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CONCERTS

Faculty of Music

Allegri String Quartet

THE ALLEGRI STRING QUARTET will give concerts as follows in the Holywell Music Room.

Tickets for the events on 10 and 12 February cost £8/£6/£4, and tickets for the 14 February concert cost £5/£2.50. Tickets are available from Blackwell's Music Shop, or at the door.

The 10 and 12 February concerts will be preceded by a free pre-concert talk at 6.30 p.m.

Mon. 10 Feb., 8 p.m. (with Patrick Ireland): quartets by Mozart (K.387), and Janácek (no. 1), and the Brahms Quintet (op. 88).

Tue. 12 Feb., 8 p.m. (with Augusta Harris): quartets by Mozart (K.168) and Ligeti (no. 1), and the Schubert Quintet (D.956).

Fri. 14 Feb., 12 noon (with Victoria Smith and others): Beethoven's Septet (op. 20), and Schubert's Concertante (D.487).

 

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Italian medieval music

LES HAULZ ET LES BAS, a medieval wind ensemble, will perform Italian music of the fourteenth century at 8 p.m. on Friday, 28 February, in the Holywell Music Room. Tickets, costing £8 (concessions £6/£4) are obtainable from Blackwell's Music Shop or at the door.

There will be an associated lecture/demonstration and discussion in the Music Faculty at 2.30 p.m. on the day of the concert.

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Lectures

Contents of this section:

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INAUGURAL LECTURE

Lester B. Pearson Professor of International Relations

PROFESSOR S.N. MACFARLANE will deliver his inaugural lecture at 5 p.m. on Tuesday, 11 February, in the Examination Schools.

Subject: `The role of the United Nations in contemporary world politics: the pursuit of the possible.'

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O'DONNELL LECTURE IN CELTIC STUDIES 1996–7

PROFESSOR DONNCHADH Ó CORRÁIN, University College, Cork, will deliver the O'Donnell Lecture for 1996–7 at 5 p.m. on Thursday, 8 May, in the Taylorian Hall, the Taylor Institution.

Subject: `Vikings in Ireland and Britain: a reconsideration.'

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NEWTON–ABRAHAM LECTURE 1997

DR B. GÄHWILER, Brain Research Institute, University of Zurich, Newton–Abraham Professor 1996–7, will deliver the Newton–Abraham Lecture at 5 p.m. on Monday, 10 February, in the Large Lecture Theatre, the University Laboratory of Physiology.

Subject: `Causes and consequences of epilepsy in the hippocampus: new insights from in vitro studies.'

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CAMERON MACKINTOSH PROFESSOR OF CONTEMPORARY THEATRE

PROFESSOR RICHARD EYRE will lecture at 5 p.m. on the following Fridays in the Bernard Sunley Lecture Theatre, St Catherine's College.

The Royal National Theatre Studio wil also be organising a programme of specialist workshops throughout the term. Further information on the workshops is available from Holly Kendrick (telephone: Oxford 791577); further information on other matters is obtainable from George Peck (telephone: 01993 812883).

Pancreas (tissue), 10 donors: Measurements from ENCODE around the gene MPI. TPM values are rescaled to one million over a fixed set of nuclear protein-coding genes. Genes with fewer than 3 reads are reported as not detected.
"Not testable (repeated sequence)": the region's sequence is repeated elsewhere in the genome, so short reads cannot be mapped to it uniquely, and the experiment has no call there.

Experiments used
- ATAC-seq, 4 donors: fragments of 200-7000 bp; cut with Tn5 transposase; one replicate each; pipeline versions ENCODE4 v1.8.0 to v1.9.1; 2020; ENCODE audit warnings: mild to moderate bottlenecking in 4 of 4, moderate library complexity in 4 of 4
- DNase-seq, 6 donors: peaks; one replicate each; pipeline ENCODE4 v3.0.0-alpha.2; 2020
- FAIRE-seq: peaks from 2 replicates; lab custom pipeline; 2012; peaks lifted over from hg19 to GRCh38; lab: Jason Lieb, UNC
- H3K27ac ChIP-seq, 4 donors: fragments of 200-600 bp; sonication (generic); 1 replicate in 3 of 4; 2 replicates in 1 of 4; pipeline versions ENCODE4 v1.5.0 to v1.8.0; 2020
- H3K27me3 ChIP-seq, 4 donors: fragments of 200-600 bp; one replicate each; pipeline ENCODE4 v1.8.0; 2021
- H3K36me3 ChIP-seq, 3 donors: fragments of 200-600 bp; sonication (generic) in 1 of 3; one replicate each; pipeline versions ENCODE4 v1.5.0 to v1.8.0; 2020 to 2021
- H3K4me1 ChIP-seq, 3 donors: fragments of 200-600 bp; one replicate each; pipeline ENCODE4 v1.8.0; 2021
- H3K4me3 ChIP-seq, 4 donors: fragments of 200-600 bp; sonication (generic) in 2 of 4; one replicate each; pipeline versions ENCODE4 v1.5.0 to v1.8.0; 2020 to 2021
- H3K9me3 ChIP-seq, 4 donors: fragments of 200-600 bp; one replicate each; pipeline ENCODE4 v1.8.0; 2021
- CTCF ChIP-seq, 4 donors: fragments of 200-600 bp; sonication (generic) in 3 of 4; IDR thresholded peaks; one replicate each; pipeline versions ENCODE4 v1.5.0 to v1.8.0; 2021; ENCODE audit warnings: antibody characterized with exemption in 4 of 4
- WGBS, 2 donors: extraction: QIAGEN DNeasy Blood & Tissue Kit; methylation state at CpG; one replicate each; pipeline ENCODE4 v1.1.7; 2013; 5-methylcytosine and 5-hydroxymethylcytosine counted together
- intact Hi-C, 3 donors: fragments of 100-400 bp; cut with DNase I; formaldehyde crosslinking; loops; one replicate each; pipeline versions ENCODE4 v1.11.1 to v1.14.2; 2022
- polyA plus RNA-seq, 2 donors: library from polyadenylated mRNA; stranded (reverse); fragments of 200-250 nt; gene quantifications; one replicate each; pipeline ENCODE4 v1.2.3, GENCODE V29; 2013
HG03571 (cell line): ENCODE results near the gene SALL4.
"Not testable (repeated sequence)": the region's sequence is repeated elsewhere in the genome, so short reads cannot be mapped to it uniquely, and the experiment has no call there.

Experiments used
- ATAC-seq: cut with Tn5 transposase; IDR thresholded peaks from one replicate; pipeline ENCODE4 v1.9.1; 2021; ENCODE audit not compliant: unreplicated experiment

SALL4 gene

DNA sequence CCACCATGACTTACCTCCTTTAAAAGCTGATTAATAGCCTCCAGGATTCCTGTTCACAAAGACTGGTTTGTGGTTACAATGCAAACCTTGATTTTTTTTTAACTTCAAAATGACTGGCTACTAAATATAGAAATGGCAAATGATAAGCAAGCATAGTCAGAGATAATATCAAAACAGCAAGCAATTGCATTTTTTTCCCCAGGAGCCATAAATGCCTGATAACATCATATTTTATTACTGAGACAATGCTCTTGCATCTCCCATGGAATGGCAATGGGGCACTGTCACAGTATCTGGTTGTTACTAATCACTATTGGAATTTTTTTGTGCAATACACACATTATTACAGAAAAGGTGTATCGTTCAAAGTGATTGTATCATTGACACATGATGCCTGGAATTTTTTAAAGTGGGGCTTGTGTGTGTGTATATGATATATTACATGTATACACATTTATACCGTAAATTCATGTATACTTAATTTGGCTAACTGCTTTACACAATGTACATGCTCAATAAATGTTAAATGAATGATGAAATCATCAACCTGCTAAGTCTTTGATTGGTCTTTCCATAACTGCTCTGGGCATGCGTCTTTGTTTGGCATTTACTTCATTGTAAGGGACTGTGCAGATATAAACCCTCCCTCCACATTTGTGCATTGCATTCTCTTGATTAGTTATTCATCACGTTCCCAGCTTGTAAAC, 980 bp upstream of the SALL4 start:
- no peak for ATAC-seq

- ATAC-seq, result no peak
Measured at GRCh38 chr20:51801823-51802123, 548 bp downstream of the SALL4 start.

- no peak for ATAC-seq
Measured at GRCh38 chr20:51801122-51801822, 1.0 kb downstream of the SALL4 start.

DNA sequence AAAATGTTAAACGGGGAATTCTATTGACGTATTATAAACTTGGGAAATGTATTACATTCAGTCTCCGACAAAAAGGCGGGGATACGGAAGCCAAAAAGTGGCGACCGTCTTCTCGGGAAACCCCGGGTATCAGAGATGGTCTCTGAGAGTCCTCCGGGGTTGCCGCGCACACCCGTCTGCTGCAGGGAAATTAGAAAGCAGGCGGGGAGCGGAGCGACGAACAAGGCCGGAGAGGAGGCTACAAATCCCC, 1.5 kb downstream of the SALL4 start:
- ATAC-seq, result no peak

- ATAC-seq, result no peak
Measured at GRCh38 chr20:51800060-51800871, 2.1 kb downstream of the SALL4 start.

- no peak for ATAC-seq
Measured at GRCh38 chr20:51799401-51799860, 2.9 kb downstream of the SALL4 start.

7 Feb.: `Michelangelo's snowman.'

28 Feb.: `Misdirection.'

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CLINICAL MEDICINE

Nuffield Department of Obstetrics and Gynaecology

The following lectures will be given on Thursday, 13 February, in the Anne Anderson Lecture Theatre, Level 3, the Women's Centre, the John Radcliffe Hospital.

MR G. JARVIS, St James's University Hospital, Leeds
2 p.m.: `Evidence based medicine in urogynaecology.'

MR P. HOPE
3 p.m.: `Imaging the neonatal brain.'

MS I. COOKE and MISS S. SELLERS (for the motion); MR T. COLTART and MR M. CHARNOCK (against)
4 p.m. (debate): `This house believes that external cephalic version should be part of modern obstetric practice.'

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Nuffield Department of Orthopaedic Surgery: David Fuller Memorial Lecture

PROFESSOR R. DICKSON, Professor of Orthopaedic Surgery, University of Leeds, will lecture at 4.30 p.m. on Wednesday, 19 March, in the Lecture Theatre, the Nuffield Orthopaedic Centre.

Subject: `Thoraco-lumbar spinal injuries.'

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Department of Clinical Pharmacology

The following seminars will be held at 4.30 p.m. on Thursdays in the Cairns Seminar Suite, the Radcliffe Infirmary.

DR D. CLARK, Swansea
13 Feb.: `Hyper-responsiveness of midbrain dopamine neurones induced by corticosteroid hormones and chronic amphetamine administration: relevance to drug-dependence and psychosis.'

DR K.P.S.J. MURPHY, NIMR, London
27 Feb.: `Aspects of LTP revealed by flash photolysis.'

DR G. RAISMAN, NIMR, London
6 Mar.: `What hope is there for the repair of injuries to the brain and spinal cord?'

DR M. RATTRAY, UMDS, London
20 Mar.: `Differences in serotonin neurones revealed by gene expression studies.'

DR G. PRICE, SmithKline Beecham, Harlow
27 Mar.: `Development of selective 5- HT1B and 5-HT1D receptor selective drugs' (provisional title).

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Nuffield Department of Surgery: seminars

Revised notice

The following seminars will be held at 4.30 p.m. on Tuesdays in the Seminar Room, the Nuffield Department of Surgery, Level 6, the John Radcliffe Hospital.

This notice replaces the notice published in the Gazettes of 23 and 30 January. The seminars on 18 and 25 February will now follow the pattern given below. The seminar which was to have been given by Barbara Casadei on 18 February, on `Cardiac physiology of thoracoscopic sympathectomy', has been postponed.

P. RATCLIFFE
11 Feb.: `Oxygen sensing and vascular biology.'